Dr Lucy Burns (3:11) Yeah, and I guess, you know, the name gives it away in irritable bowel, which means it's right for people. There are many different presentations. So certainly, some people have got pain, so cramping. Lots of people have bloating, some people have diarrhea, and some people have constipation, and lots of people have alternating diarrhea and constipation. Which again, you know, again, I just think about the old days. I spent a lot of time in constipation land before my new way of eating, and I now look back and think I'd say for breakfast because I knew if I didn't eat this for breakfast, I would have constipation. I ate all bran, which, if anybody, I mean, you possibly all know, it's really like horse food. It's basically bran. It's really processed into these sort of, like, sticks, little pills. Yeah, yeah. It's like these little sticks of bran that god awful tasteless, which I would then, you know, have with milk and then some sort of tinned fruit to make it vaguely palatable, and usually a flavoured yogurt. And I remember joking with my friends, saying, you know, when I get old and end up in a nursing home, I'm going to have to make sure that I'm fed this every day because otherwise, I'll be in a world of pain with my poop.
Dr Mary Barson (4:35) So you don't want to be in a world of pain with your poop? It's very not at all. Yeah, no, no. Yes. Yeah.
Dr Lucy Burns (4:41) Not at all. So the interesting thing, of course, is that we do prescribe more fibre for things like irritable bowel, but in many cases, it actually doesn't work, in fact, can make the problem worse. So, you know, Dr Mary, I would love your thoughts on this and why this happens, and I guess what we think the cause of irritable bowel is.
Dr Mary Barson (5:07) I mean, I can't. I never really do take off my doctor hat, and I'm not going to take it off now. So I suppose that's the first thing I'd like to say, but if you're worried about your gut health, if you've got issues with constipation, diarrhea, gut pain, or other things, just go to your doctor, because occasionally, it can be something serious, and that needs to be like excluded and treated. And generally speaking, actually, it's only once we've excluded all the dangerous stuff, okay, like, right? Well, we don't know what it is. So we get the chair uncomfy. It's not Crohn's disease. It's not celiac. It's not ulcerative colitis, it's not cancer, it's not any of these things. Okay. Now, it's irritable bowel syndrome. So it's just this like a sort of little like kind of bucket that we put it in a diagnosis of exclusion is what we like to call it in medicine. So yeah, it sounds bad, not sure what it is. So we'll call it this. And we've just described irritable bowel syndrome. So go to your doctor. This would be the first thing, and for a long time, we doctors, in our infinite wisdom, called it a functional disorder, and functional disorder, meaning that you know, we've ruled out everything else is just in your head, it's in your head. And irritable bowel is partly in your head, we now know. Much more recent research has totally debunked this. The research is now pointing to a variety of actually quite subtle sort of changes that underlie the development of irritable bowel syndrome. It's a bit frustrating because we don't have this one perfect test that we have. But in the research world, we know that there are quite a few things going on. Stress definitely makes it worse, but it's not just in your head. So, people with irritable bowel syndrome have to have an altered immune system, like in their bowel. So the way that their body is interacting with the food that they eat, the way that their body is managing their immune system down at their gut is often quite sort of wrapped up and is different. And that there is this constant but low-grade inflammation. So it's an inflammatory process that's going on all the time there. And there also seems to be an increased sensitisation to what would be normal kind of signals. People with irritable bowel feel pain. So, what might be just normal movement of the gut can be interpreted as a painful feeling for people with irritable bowel syndrome. And we now know that they actually seem to have more nerve fibres around the guts. So it's really it's a very, very interesting condition, I think, and kind of complex. Fortunately, it's not severe in the fact that you know, it doesn't seem to be life-limiting, but it can cause huge amounts of distress for people, like really, really significant distress on a spectrum from people who are mildly annoyed to people whose lives are really adversely affected by this. So it's complicated. genetics plays a role, but also our environmental factors must set us up for this.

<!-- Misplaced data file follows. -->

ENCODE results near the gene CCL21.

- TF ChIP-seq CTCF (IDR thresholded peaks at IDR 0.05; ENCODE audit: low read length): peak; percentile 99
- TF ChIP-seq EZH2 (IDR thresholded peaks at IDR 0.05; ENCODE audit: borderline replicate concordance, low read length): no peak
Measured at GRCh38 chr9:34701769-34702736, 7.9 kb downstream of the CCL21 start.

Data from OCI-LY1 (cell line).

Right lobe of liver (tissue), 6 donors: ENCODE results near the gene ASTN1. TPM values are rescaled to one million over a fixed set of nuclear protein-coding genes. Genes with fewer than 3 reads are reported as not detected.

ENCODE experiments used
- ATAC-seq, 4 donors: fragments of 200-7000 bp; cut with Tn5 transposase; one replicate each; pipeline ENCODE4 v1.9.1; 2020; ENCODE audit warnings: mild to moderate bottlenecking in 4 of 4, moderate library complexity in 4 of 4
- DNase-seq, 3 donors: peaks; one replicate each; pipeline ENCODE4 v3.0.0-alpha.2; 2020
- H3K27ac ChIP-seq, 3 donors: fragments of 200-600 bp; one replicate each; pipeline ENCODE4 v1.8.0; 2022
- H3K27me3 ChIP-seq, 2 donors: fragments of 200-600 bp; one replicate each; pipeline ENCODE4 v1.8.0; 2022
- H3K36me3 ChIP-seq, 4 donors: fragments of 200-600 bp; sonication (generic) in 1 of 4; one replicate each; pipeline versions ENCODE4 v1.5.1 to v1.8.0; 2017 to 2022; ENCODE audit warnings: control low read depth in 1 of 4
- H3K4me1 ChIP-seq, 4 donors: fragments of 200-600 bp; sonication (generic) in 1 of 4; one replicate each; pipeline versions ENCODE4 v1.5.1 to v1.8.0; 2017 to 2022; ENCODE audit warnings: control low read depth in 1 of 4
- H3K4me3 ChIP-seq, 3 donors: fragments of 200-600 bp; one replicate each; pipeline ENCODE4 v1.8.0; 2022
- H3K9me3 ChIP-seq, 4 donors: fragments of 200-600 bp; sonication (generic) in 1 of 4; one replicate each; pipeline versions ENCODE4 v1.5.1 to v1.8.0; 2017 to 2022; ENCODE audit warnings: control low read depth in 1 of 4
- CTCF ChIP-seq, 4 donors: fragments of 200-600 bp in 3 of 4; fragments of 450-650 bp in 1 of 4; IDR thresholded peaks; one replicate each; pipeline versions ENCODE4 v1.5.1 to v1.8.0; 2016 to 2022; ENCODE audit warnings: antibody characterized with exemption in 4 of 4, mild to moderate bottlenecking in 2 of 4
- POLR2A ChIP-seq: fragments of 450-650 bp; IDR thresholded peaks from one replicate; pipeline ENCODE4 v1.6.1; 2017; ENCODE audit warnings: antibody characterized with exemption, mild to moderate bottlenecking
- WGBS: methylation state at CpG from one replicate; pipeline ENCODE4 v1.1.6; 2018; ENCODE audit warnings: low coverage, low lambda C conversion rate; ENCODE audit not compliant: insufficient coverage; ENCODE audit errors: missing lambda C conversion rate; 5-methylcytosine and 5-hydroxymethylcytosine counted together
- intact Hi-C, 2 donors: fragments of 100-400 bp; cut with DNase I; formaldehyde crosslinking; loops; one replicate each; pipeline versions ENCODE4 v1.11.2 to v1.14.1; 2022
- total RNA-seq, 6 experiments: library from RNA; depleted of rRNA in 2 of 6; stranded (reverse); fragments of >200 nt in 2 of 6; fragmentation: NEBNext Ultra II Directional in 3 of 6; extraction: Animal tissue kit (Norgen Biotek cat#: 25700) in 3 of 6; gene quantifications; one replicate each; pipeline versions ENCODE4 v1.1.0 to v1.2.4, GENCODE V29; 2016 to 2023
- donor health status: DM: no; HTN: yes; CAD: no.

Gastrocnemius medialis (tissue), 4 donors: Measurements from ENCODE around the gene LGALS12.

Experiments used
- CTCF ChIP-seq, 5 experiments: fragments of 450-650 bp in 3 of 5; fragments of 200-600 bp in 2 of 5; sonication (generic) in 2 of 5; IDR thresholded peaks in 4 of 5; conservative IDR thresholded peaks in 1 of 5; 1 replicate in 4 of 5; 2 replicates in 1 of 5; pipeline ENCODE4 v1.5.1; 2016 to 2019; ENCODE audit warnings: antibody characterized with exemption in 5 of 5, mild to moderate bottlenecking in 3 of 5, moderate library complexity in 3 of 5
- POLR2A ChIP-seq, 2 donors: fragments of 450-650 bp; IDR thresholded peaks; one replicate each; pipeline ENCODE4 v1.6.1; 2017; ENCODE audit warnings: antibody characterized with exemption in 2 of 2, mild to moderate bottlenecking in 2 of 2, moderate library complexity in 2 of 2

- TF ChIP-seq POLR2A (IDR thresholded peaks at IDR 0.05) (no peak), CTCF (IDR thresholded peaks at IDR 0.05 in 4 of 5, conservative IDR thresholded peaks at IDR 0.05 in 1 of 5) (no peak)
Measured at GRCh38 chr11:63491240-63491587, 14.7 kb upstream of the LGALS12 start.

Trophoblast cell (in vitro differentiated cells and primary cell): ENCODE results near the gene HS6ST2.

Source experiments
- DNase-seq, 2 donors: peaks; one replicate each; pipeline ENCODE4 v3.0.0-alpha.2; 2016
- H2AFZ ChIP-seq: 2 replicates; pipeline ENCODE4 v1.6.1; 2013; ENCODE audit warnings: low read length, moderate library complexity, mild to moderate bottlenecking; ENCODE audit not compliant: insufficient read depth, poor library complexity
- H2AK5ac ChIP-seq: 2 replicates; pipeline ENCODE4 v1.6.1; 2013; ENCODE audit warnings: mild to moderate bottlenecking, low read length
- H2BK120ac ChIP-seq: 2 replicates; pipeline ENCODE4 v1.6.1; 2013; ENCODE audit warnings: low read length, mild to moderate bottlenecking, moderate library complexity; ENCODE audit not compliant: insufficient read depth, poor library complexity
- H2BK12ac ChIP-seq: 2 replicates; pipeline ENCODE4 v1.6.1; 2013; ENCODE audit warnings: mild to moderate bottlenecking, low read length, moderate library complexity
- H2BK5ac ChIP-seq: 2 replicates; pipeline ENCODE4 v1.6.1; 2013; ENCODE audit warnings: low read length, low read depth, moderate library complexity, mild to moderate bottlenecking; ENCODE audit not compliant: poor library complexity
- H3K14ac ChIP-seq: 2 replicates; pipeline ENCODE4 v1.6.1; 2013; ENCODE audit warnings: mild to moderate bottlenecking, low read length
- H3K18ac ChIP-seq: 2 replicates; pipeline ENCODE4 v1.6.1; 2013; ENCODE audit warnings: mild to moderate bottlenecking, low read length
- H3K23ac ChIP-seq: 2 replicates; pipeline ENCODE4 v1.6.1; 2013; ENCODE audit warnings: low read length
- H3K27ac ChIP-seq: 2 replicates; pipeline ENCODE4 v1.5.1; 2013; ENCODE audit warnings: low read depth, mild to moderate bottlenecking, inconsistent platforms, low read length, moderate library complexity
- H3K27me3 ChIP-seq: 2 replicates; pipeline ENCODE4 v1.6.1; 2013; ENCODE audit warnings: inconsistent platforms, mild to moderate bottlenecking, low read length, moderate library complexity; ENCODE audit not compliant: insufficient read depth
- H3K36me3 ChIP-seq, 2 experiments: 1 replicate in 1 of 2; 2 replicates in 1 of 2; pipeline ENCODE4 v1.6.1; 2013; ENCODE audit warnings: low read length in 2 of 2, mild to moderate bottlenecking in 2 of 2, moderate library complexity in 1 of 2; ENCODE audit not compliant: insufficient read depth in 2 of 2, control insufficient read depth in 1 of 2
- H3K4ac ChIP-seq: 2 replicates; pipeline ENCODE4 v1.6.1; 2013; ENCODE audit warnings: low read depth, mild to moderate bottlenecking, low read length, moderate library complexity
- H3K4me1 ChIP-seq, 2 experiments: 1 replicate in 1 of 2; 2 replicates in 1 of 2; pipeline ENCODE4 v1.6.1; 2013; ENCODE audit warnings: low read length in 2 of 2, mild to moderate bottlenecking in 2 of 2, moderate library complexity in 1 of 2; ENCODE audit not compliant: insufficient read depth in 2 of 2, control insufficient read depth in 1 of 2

Dr Lucy Burns (8:04) Absolutely. And I think the interesting thing that you just pointed out, then, was the increase in nerve fibres. So even when, you know, we, our brain is interpreting it as pain. It is, it's painful, it's not the person is just a bit, you know, pathetic or weak. It's not about that. It's about they have more pain fibres than you know, the person next to them who doesn't get pain from their gut mobility or motility, which I guess is the better phrase. And I think also, there's a good, you know, as you've mentioned, there's lots of different causes. But there are also people who have different motility with their guts. So there, instead of your gut, just doing its peristalsis, which is just this sort of little bubbling along of moving your food and your water through your large bowel, they can get like a rat. So it's a bit like the stop-start of an accelerator, which means that they end up with this sort of really painful peristalsis.